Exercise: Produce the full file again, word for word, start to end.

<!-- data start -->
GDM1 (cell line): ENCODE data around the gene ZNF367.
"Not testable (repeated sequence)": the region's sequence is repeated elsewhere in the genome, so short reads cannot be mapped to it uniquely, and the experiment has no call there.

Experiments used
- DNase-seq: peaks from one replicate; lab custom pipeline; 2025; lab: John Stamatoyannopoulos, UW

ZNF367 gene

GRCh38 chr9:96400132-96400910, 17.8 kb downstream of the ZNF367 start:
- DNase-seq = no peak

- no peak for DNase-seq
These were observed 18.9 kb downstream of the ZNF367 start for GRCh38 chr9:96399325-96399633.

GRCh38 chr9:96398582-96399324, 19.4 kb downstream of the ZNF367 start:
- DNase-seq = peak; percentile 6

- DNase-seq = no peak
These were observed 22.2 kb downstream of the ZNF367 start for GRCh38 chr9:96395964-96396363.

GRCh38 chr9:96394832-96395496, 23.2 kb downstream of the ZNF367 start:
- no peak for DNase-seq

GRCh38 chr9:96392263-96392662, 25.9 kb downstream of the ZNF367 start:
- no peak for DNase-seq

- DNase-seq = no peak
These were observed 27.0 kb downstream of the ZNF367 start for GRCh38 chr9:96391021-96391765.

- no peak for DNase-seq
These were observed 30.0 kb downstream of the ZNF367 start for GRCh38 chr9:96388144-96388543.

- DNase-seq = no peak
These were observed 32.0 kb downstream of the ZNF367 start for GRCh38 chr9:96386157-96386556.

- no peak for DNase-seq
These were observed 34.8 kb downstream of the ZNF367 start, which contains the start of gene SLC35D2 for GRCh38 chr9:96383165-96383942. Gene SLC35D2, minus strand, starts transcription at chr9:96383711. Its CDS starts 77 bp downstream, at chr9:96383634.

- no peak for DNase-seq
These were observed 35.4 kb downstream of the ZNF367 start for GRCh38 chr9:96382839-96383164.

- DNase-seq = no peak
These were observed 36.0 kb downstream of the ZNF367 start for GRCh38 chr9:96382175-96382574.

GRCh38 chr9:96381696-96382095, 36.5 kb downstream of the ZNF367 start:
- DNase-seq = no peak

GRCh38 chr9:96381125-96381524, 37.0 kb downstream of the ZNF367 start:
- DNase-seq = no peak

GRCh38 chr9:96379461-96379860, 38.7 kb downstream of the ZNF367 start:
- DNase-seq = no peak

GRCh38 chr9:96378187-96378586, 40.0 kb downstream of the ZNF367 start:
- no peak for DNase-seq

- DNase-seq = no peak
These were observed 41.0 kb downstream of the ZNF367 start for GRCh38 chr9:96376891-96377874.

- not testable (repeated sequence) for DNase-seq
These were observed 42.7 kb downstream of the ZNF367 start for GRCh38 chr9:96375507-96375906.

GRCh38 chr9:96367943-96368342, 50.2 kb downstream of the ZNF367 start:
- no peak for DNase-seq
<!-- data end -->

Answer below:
GDM1 (cell line): ENCODE data around the gene ZNF367.
"Not testable (repeated sequence)": the region's sequence is repeated elsewhere in the genome, so short reads cannot be mapped to it uniquely, and the experiment has no call there.

Experiments used
- DNase-seq: peaks from one replicate; lab custom pipeline; 2025; lab: John Stamatoyannopoulos, UW

ZNF367 gene

GRCh38 chr9:96400132-96400910, 17.8 kb downstream of the ZNF367 start:
- DNase-seq = no peak

- no peak for DNase-seq
These were observed 18.9 kb downstream of the ZNF367 start for GRCh38 chr9:96399325-96399633.

GRCh38 chr9:96398582-96399324, 19.4 kb downstream of the ZNF367 start:
- DNase-seq = peak; percentile 6

- DNase-seq = no peak
These were observed 22.2 kb downstream of the ZNF367 start for GRCh38 chr9:96395964-96396363.

GRCh38 chr9:96394832-96395496, 23.2 kb downstream of the ZNF367 start:
- no peak for DNase-seq

GRCh38 chr9:96392263-96392662, 25.9 kb downstream of the ZNF367 start:
- no peak for DNase-seq

- DNase-seq = no peak
These were observed 27.0 kb downstream of the ZNF367 start for GRCh38 chr9:96391021-96391765.

- no peak for DNase-seq
These were observed 30.0 kb downstream of the ZNF367 start for GRCh38 chr9:96388144-96388543.

- DNase-seq = no peak
These were observed 32.0 kb downstream of the ZNF367 start for GRCh38 chr9:96386157-96386556.

- no peak for DNase-seq
These were observed 34.8 kb downstream of the ZNF367 start, which contains the start of gene SLC35D2 for GRCh38 chr9:96383165-96383942. Gene SLC35D2, minus strand, starts transcription at chr9:96383711. Its CDS starts 77 bp downstream, at chr9:96383634.

- no peak for DNase-seq
These were observed 35.4 kb downstream of the ZNF367 start for GRCh38 chr9:96382839-96383164.

- DNase-seq = no peak
These were observed 36.0 kb downstream of the ZNF367 start for GRCh38 chr9:96382175-96382574.

GRCh38 chr9:96381696-96382095, 36.5 kb downstream of the ZNF367 start:
- DNase-seq = no peak

GRCh38 chr9:96381125-96381524, 37.0 kb downstream of the ZNF367 start:
- DNase-seq = no peak

GRCh38 chr9:96379461-96379860, 38.7 kb downstream of the ZNF367 start:
- DNase-seq = no peak

GRCh38 chr9:96378187-96378586, 40.0 kb downstream of the ZNF367 start:
- no peak for DNase-seq

- DNase-seq = no peak
These were observed 41.0 kb downstream of the ZNF367 start for GRCh38 chr9:96376891-96377874.

- not testable (repeated sequence) for DNase-seq
These were observed 42.7 kb downstream of the ZNF367 start for GRCh38 chr9:96375507-96375906.

GRCh38 chr9:96367943-96368342, 50.2 kb downstream of the ZNF367 start:
- no peak for DNase-seq